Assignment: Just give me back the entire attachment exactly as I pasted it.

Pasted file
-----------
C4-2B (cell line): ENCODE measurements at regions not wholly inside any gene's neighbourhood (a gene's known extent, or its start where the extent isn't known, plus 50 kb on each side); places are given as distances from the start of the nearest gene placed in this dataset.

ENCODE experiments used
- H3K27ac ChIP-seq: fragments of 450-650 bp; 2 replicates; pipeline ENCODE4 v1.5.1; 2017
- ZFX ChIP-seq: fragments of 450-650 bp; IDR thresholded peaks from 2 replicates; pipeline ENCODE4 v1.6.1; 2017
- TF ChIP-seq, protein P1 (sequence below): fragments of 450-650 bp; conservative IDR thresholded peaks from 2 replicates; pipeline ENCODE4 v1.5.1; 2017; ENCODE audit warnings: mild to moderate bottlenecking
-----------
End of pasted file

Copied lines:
C4-2B (cell line): ENCODE measurements at regions not wholly inside any gene's neighbourhood (a gene's known extent, or its start where the extent isn't known, plus 50 kb on each side); places are given as distances from the start of the nearest gene placed in this dataset.

ENCODE experiments used
- H3K27ac ChIP-seq: fragments of 450-650 bp; 2 replicates; pipeline ENCODE4 v1.5.1; 2017
- ZFX ChIP-seq: fragments of 450-650 bp; IDR thresholded peaks from 2 replicates; pipeline ENCODE4 v1.6.1; 2017
- TF ChIP-seq, protein P1 (sequence below): fragments of 450-650 bp; conservative IDR thresholded peaks from 2 replicates; pipeline ENCODE4 v1.5.1; 2017; ENCODE audit warnings: mild to moderate bottlenecking